In a recent program, we told you about phrasal verbs related to food. The program centered on eating food: what, how much and when.
You will remember that a phrasal verb is a verb made of two or more words: a verb plus a preposition or adverb, or both.
Today, we'll discuss phrasal verbs we use to talk about cooking. If you watch television cooking programs in English, you have already heard some of these verbs. Many are used in recipes. Listen to a recipe for pasta sauce. There are seven phrasal verbs. Try to find them and think about their meanings:
Before you begin, thaw out the chicken for several hours. OK, let’s get started. First, chop up the tomatoes, onions, garlic and mushrooms. Next, add these ingredients to a sauce pot with a little cooking oil and put it on medium heat for about one minute. Then, mix in the chicken, spices and a little salt. Let the mixture cook until the chicken is golden – about seven minutes. Next, add two large cans of crushed tomatoes. Cover the pot. Then, turn down the heat. Otherwise, the sauce may boil over. Let it cook for about 20 minutes on low heat. Then, let it cool down before serving it over pasta with a little parmesan. And finally: Warm up your garlic bread to complete the meal.
Did you find the seven phrasal verbs?
Thaw out (something)
Thaw (something) out
The first one was thaw out. To thaw out means "to unfreeze." Listen to how this verb is used in the recipe:
Before you begin, thaw out the chicken for several hours.
Thaw out is separable. That means the object may go after the two-word verb, or it may appear in the middle of it. The object is the chicken. Now listen to the sentence with the object in the middle:
Before you begin, thaw the chicken out for several hours.
Notice also that we used the imperative form because this is a recipe, or a list of commands. In the imperative form, the subject you is not written or spoken. So instead of “you thaw out,” you hear “thaw out.” You’ll hear the imperative for the remaining six verbs also.
Chop up (something)
Chop (something) up
Our next verb is chop up, which is also separable. To chop up means "to cut something into small pieces." Today’s recipe involves chopping up vegetables. Listen:
First, chop up the tomatoes, onions, garlic and mushrooms.
You could also say it with up after the object.
First, chop the tomatoes, onions, garlic and mushrooms up.
But, it is easier to understand if you do not separate chop and up when the object is a list of things.
Mix (something) in
Mix in (something)
Mix in is another separable phrasal verb. To mix in means "to add one substance to others, especially in cooking." Here’s how the recipe uses the verb:
Then, mix in the chicken, spices and a little salt.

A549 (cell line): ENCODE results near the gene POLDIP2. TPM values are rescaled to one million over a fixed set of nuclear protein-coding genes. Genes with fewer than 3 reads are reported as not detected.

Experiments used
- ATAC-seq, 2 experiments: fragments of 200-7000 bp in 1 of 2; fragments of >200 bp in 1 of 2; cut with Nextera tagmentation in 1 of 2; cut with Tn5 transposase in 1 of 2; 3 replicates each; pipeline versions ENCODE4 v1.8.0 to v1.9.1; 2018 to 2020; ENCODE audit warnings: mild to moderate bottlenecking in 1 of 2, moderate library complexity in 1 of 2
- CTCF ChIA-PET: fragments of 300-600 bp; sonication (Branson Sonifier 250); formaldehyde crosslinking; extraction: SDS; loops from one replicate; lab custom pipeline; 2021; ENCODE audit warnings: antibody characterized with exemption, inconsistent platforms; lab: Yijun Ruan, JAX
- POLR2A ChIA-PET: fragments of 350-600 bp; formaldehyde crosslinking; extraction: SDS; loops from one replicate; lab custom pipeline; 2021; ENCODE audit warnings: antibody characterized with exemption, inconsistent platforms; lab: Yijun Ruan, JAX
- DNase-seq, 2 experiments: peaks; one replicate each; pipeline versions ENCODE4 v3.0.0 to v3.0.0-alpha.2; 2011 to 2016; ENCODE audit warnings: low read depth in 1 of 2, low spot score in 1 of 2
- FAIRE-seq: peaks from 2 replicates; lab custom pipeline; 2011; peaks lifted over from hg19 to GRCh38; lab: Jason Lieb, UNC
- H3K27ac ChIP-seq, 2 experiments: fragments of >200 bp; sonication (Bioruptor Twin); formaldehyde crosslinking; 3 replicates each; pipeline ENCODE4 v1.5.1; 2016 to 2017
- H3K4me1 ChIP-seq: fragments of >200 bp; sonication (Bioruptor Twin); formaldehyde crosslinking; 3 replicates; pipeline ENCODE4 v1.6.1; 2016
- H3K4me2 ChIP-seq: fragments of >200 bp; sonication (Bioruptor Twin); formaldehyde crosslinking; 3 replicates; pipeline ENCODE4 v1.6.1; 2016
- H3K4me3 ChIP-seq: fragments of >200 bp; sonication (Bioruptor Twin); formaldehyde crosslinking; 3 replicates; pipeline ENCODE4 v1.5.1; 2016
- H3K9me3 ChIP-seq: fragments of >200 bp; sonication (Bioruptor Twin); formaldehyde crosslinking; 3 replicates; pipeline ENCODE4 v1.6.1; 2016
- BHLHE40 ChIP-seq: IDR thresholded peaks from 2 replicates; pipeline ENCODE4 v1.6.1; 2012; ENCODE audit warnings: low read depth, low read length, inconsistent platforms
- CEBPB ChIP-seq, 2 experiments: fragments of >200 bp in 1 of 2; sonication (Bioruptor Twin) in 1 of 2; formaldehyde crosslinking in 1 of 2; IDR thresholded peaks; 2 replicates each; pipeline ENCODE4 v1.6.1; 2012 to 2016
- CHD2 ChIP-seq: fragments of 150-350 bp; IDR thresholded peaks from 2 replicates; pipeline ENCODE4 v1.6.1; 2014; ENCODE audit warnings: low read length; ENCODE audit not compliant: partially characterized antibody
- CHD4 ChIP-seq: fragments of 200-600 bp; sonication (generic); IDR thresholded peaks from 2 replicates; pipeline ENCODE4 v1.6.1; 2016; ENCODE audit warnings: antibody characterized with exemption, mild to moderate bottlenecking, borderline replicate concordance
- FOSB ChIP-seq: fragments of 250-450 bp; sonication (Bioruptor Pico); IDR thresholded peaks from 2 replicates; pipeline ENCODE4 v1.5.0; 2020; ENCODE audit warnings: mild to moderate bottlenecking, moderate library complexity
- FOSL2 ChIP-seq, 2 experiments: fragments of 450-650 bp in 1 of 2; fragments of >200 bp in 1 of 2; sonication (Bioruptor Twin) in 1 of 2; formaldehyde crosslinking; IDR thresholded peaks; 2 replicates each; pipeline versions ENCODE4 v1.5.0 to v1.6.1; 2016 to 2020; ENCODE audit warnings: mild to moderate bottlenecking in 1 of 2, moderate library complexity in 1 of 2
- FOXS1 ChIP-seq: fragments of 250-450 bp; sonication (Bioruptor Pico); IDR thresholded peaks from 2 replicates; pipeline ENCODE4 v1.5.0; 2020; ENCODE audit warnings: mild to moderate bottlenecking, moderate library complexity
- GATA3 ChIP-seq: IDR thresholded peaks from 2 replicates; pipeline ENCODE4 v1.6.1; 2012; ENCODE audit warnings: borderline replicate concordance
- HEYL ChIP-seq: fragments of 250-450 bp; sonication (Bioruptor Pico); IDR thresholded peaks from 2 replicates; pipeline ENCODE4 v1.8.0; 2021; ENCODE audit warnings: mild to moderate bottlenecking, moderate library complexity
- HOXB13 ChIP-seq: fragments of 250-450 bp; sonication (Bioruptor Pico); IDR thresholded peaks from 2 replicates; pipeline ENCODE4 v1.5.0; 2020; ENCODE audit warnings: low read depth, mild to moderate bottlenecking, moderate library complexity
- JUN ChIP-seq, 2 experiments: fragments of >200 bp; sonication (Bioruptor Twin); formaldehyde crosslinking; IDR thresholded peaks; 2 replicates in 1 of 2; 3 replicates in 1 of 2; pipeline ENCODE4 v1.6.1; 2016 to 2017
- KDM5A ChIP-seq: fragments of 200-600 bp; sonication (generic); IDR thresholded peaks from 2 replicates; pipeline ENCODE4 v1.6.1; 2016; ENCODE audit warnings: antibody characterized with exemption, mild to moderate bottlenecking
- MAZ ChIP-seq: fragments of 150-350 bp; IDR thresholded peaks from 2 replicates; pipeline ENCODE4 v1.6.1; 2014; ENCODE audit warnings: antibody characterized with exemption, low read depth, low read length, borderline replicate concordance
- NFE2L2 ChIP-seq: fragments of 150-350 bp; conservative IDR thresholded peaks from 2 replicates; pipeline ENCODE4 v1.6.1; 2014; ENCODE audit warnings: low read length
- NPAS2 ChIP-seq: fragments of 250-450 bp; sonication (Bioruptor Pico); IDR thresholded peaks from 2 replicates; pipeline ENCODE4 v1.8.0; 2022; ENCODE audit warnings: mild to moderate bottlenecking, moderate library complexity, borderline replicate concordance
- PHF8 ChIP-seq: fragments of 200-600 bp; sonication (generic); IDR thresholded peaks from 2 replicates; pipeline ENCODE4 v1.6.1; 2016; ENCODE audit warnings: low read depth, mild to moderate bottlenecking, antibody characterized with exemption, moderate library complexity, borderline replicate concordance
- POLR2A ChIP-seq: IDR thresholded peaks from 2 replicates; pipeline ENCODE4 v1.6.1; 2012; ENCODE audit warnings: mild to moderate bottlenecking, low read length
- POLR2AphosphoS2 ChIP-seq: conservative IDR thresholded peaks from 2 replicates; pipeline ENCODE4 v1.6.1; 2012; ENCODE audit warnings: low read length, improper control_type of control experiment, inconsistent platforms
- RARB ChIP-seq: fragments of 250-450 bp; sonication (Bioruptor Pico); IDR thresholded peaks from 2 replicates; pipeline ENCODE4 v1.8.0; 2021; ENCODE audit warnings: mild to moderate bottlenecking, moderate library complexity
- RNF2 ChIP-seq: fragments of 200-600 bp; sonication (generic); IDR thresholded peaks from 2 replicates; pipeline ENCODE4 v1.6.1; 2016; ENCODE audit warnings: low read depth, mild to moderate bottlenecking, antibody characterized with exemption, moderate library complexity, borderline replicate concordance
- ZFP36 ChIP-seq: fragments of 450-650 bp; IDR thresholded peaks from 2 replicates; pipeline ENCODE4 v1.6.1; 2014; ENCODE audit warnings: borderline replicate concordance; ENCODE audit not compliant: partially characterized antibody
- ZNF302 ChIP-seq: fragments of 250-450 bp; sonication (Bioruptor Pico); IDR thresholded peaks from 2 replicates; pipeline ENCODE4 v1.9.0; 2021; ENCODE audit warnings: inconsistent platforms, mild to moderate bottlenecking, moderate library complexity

Again, we are less likely to separate the verb because the object is a list of things.
Turn down (something)
Turn (something) down
Now, let’s talk about turn down. In cooking, to turn down means "to lower the temperature of the heat used to cook food." Here's how the recipe uses the verb:
Then, turn down the heat.
Since the verb is separable, you can also say it this way:
Then, turn the heat down.
Next, we have boil over – one of today’s easier verbs, as it does not take an object. To boil over means "to flow over the side of a container while boiling." Listen to how the recipe uses this verb and notice that it appears at the end of the sentence:
Otherwise, the sauce may boil over.
Hmm…has your cooking ever boiled over? Mine has.
Ok, let’s talk about cool down. In relation to food, the verb means "to permit hot food to become cool enough to eat." In recipes, we often use cool down with the verb let. So, the sentence structure is a little different. Listen:
Then, let it cool down before serving it over pasta with a little parmesan.
The verb let is a causative verb. These verbs cause something to happen. After the causative verb let, we use the simple form of verbs rather than their infinitives. Notice, in our recipe, that we said, "Let it cool down," not "Let it to cool down."
Warm up (something)
Warm (something) up
Our final phrasal verb for today is warm up, another separable verb. To warm up means "to reheat a food to a desired temperature." Here’s how the recipe uses this verb:
And finally: Warm up your garlic bread to complete the meal.
Now that you know how separable phrasal verbs work, try writing this last example with the object – your garlic bread – in the middle of the verb.
Most of the phrasal verbs you learned today are easier than some others in English. That’s because the first words of these phrasal verbs tell us their meanings. And, in fact, often, we use them as regular, one-word verbs rather than phrasal verbs. That means you could say, “Let the sauce cool” or “Let the sauce cool down” and it would have the same meaning.
Do you have a recipe you’d like to share? Write to us in the comments section using at least three of the verbs you learned today.
I’m Alice Bryant.
Alice Bryant wrote this story for Learning English. Caty Weaver was the editor.
Words in This Story
recipe – n. a set of instructions for making food
pasta – n. a food made from a mixture of flour, water, and sometimes eggs that is formed into different shapes and usually boiled
sauce – n. a fluid dressing or topping for food
tomato – n. the usually large, rounded, edible, pulpy berry of an herb
onion – n. a round vegetable that is usually white, yellow, or red and has a strong smell and taste
garlic – n. a plant that has small sections which have a strong taste and smell and are used for flavoring foods
mushroom – n. a fungus that is shaped like an umbrella
ingredient – n. one of the things that are used to make a food or product
spice – n. a substance that is used in cooking to add flavor to food, comes from a dried plant, and is usually a powder or seed
parmesan – n. a hard Italian cheese